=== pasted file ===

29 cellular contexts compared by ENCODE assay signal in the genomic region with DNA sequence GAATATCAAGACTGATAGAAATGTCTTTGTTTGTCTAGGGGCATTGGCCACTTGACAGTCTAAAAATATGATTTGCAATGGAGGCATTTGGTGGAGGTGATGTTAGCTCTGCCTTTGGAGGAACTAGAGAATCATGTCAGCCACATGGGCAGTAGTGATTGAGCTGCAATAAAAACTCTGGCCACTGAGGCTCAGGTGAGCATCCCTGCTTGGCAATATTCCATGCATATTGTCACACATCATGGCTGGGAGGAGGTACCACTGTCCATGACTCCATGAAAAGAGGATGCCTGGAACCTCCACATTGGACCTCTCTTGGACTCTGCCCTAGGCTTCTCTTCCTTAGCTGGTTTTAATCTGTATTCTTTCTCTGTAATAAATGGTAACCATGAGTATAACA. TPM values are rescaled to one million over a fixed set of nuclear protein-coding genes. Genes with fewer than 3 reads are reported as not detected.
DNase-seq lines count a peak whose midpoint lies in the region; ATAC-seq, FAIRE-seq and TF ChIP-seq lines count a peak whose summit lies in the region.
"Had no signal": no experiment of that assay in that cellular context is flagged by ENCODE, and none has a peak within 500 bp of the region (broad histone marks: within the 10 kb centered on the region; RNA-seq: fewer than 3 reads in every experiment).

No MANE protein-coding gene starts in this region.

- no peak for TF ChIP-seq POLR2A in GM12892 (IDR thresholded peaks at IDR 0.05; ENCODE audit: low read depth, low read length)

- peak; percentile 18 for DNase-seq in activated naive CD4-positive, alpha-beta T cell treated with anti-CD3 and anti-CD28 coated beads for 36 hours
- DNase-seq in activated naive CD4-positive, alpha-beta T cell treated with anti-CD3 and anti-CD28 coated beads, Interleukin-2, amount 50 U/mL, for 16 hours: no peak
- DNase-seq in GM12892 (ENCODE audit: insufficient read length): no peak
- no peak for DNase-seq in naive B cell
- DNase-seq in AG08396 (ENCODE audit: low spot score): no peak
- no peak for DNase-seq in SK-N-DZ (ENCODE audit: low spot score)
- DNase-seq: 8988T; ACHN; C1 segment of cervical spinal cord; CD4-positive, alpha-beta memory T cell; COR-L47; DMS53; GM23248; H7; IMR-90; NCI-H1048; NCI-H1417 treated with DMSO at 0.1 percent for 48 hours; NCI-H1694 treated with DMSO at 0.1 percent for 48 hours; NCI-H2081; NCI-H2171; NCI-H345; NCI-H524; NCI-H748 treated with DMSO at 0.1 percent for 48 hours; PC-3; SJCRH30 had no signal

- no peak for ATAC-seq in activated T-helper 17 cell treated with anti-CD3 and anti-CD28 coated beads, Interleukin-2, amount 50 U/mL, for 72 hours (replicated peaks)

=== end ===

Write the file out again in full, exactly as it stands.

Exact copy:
29 cellular contexts compared by ENCODE assay signal in the genomic region with DNA sequence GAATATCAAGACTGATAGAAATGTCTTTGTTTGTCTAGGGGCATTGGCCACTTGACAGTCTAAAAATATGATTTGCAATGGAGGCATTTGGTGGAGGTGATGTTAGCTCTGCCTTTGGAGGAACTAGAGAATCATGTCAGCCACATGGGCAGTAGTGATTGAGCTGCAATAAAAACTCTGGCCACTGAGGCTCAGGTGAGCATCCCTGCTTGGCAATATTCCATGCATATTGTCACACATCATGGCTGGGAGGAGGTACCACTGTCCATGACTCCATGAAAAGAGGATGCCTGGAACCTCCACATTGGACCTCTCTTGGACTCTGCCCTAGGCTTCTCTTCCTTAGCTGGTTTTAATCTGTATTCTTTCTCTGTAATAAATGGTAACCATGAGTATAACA. TPM values are rescaled to one million over a fixed set of nuclear protein-coding genes. Genes with fewer than 3 reads are reported as not detected.
DNase-seq lines count a peak whose midpoint lies in the region; ATAC-seq, FAIRE-seq and TF ChIP-seq lines count a peak whose summit lies in the region.
"Had no signal": no experiment of that assay in that cellular context is flagged by ENCODE, and none has a peak within 500 bp of the region (broad histone marks: within the 10 kb centered on the region; RNA-seq: fewer than 3 reads in every experiment).

No MANE protein-coding gene starts in this region.

- no peak for TF ChIP-seq POLR2A in GM12892 (IDR thresholded peaks at IDR 0.05; ENCODE audit: low read depth, low read length)

- peak; percentile 18 for DNase-seq in activated naive CD4-positive, alpha-beta T cell treated with anti-CD3 and anti-CD28 coated beads for 36 hours
- DNase-seq in activated naive CD4-positive, alpha-beta T cell treated with anti-CD3 and anti-CD28 coated beads, Interleukin-2, amount 50 U/mL, for 16 hours: no peak
- DNase-seq in GM12892 (ENCODE audit: insufficient read length): no peak
- no peak for DNase-seq in naive B cell
- DNase-seq in AG08396 (ENCODE audit: low spot score): no peak
- no peak for DNase-seq in SK-N-DZ (ENCODE audit: low spot score)
- DNase-seq: 8988T; ACHN; C1 segment of cervical spinal cord; CD4-positive, alpha-beta memory T cell; COR-L47; DMS53; GM23248; H7; IMR-90; NCI-H1048; NCI-H1417 treated with DMSO at 0.1 percent for 48 hours; NCI-H1694 treated with DMSO at 0.1 percent for 48 hours; NCI-H2081; NCI-H2171; NCI-H345; NCI-H524; NCI-H748 treated with DMSO at 0.1 percent for 48 hours; PC-3; SJCRH30 had no signal

- no peak for ATAC-seq in activated T-helper 17 cell treated with anti-CD3 and anti-CD28 coated beads, Interleukin-2, amount 50 U/mL, for 72 hours (replicated peaks)